More Bassey than Bhangra... Sonia's life has always been a bit of a double act, brought up as one half of a Shirley Bassey tribute act. Alongside her overbearing mother Gloria, she left a trail of sequins across the working men's clubs of East Anglia. Now she's divorced, battling through the middle-age jungle, wrangling unimpressed teenagers and navigating rocky friendships. But the arrival of her half-brother Naim brings a refreshed sense of belonging and cultural identity, and she begins to piece together the mosaic of her life. Can Sonia shake off the past, even with her ever-present mother keeping 'the show' on the road from beyond the grave? Glitterball is a play with live music, wry humour and a whole lotta sparkle. This edition was published to coincide with the first run produced by Rifco Theatre and Watford Palace Theatre at Watford Palace Theatre, in September 2022.
'A twisty plot, warm-hearted characters, laughter, secrets and heartbreak - and bursting with fascinating detail' - Annie Murray Stratford, 1943. World War Two is still raging across Europe. But for the Lavender Girls, the workers at the Yardley cosmetics factory in East London, there are even more challenges on the home front. Esther, newly married, is learning to juggle life as a working woman with her duties as a wife and homemaker. And she must find a way to help her adopted family on the Shoot, who are battling their own hidden demons . . . Headstrong Patsy, a new recruit at the Yardley factory, has a double life that takes her from the East End lipstick belt by day to the stage in the West End at night. But will she be able to keep her secrets hidden from her controlling mother, Queenie? For bubbly Lou, a forbidden love forces her to choose between family loyalty and a chance at true happiness. Can she be brave enough to forge her own path in the chaos of a war? One thing is certain: the Lavender Girls need one another more than ever if they are going to survive . . .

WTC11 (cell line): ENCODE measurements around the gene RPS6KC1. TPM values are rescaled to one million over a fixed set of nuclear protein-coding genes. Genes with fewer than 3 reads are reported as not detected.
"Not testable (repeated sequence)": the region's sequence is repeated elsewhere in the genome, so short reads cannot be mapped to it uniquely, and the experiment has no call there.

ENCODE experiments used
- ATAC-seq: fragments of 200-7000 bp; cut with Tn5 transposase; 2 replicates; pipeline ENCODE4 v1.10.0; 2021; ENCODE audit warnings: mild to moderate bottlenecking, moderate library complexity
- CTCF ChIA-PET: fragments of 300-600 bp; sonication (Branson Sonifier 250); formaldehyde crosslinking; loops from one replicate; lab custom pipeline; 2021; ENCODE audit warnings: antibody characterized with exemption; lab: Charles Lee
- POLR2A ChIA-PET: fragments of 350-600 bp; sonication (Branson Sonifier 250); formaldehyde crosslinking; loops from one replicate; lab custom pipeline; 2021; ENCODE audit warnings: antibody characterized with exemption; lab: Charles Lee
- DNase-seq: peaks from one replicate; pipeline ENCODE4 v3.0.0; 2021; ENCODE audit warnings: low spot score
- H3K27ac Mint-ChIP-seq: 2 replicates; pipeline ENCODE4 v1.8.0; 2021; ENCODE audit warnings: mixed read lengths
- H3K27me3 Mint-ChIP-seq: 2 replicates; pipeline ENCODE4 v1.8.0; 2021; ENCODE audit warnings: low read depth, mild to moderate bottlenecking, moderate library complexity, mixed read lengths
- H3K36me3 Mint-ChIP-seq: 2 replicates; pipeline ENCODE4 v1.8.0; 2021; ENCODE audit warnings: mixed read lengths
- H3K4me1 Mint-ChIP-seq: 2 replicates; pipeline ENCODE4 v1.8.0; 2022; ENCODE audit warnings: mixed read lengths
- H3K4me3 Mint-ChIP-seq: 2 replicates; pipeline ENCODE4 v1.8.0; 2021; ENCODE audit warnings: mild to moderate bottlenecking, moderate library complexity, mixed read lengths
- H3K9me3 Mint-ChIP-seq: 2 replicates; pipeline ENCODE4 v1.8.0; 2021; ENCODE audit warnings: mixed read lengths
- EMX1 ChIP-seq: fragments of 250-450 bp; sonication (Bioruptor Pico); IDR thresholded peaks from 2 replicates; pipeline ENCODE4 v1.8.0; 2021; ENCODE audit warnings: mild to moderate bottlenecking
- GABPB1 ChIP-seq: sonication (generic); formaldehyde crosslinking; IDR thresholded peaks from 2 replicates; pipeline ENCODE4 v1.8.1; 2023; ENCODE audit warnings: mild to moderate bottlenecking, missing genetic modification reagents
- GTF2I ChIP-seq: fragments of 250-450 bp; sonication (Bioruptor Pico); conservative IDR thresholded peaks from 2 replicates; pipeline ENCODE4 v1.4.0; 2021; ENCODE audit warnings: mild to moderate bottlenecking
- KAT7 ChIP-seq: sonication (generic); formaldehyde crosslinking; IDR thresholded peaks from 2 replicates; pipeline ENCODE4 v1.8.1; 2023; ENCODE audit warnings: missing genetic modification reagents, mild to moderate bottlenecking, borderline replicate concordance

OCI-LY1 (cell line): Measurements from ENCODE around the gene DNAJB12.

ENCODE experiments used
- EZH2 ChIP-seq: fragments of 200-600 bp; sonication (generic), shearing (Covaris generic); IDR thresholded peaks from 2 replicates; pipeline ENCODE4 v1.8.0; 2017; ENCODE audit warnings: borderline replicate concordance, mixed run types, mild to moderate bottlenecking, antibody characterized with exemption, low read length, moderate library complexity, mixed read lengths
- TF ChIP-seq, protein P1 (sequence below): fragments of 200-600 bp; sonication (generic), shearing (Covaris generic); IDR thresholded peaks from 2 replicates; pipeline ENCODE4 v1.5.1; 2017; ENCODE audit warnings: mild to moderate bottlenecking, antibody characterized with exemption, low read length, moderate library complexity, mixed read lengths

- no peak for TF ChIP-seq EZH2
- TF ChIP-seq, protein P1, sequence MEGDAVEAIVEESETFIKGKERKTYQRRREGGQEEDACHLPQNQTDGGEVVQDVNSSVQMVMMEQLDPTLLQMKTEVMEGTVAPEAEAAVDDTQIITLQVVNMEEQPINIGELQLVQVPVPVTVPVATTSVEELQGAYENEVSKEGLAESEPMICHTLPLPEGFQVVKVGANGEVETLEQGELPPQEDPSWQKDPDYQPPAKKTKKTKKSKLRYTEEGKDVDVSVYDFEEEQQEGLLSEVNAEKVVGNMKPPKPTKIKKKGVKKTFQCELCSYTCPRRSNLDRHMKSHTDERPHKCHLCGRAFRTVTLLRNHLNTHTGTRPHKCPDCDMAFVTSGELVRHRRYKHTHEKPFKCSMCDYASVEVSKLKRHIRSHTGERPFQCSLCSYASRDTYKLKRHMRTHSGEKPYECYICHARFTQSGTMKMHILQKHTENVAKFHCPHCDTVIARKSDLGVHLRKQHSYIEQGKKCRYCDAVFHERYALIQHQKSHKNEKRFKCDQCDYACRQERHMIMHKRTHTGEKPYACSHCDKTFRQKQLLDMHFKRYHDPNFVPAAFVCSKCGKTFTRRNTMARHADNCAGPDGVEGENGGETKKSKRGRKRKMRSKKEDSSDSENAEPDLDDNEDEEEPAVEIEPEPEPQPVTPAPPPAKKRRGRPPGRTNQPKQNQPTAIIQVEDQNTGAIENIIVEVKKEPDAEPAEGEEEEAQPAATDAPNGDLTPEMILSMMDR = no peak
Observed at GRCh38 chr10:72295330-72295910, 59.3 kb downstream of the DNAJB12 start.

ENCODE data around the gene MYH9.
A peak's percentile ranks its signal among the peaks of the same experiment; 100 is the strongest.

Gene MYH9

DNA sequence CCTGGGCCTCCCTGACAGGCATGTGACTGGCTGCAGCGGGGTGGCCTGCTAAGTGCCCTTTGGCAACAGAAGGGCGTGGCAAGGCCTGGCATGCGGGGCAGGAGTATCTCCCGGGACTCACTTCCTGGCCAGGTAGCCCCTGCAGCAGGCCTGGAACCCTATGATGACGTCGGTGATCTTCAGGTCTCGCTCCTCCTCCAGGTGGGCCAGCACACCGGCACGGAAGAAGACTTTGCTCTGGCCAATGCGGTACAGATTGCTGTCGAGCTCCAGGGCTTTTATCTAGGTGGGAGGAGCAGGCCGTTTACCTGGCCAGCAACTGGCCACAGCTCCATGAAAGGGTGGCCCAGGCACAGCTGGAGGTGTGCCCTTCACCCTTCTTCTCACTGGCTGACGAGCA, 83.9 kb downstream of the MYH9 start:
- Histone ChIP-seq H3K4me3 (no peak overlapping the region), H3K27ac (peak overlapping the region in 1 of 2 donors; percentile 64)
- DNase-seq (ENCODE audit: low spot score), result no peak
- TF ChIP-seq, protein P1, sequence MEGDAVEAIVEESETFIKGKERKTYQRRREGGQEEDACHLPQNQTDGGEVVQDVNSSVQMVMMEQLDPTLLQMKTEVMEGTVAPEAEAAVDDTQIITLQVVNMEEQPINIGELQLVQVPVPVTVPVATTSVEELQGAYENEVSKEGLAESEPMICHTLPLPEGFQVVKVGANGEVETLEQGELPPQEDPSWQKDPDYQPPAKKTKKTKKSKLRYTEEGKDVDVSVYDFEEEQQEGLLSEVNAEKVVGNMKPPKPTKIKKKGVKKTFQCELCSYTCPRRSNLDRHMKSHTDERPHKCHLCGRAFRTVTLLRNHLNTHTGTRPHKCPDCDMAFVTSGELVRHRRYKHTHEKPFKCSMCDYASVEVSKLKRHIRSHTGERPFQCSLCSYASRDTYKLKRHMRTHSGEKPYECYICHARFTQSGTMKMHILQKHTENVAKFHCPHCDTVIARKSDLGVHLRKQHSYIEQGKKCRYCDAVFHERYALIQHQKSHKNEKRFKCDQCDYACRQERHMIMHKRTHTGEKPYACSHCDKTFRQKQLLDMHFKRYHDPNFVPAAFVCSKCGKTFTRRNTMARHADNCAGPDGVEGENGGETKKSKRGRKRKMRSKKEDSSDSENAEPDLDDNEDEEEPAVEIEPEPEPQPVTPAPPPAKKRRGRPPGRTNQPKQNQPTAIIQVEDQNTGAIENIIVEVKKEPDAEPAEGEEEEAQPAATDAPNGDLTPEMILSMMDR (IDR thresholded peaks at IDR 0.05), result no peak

Secrets and Lies is the explosive new memoir from Sam Faiers. Sam Faiers has come a long way since she burst on to our screens in The Only Way is Essex, but over the last couple of years, her love life, health and success have pushed her to the limit. In Secrets and Lies, Sam gives us the truth about life in the spotlight. Finally turning her back on all the TOWIE jealousies and dramas, Sam lays bare her fellow cast members and describes what really goes on behind the scenes. She also reveals all on her dramatic on-off relationship with Joey Essex: the engagements and bust-ups, that infamous 'slap', what really happened when Joey was in I'm a Celebrity, and their doomed rekindled romance. For the first time she talks about her eating issues, as well as her success as a businesswoman, her excitement and sister Billie's pregnancy and the birth of baby Nelly, and her wish to settle down herself. Funny, charming, telling it like it is, Secrets and Lies is essential reading for fans of Sam and TOWIE.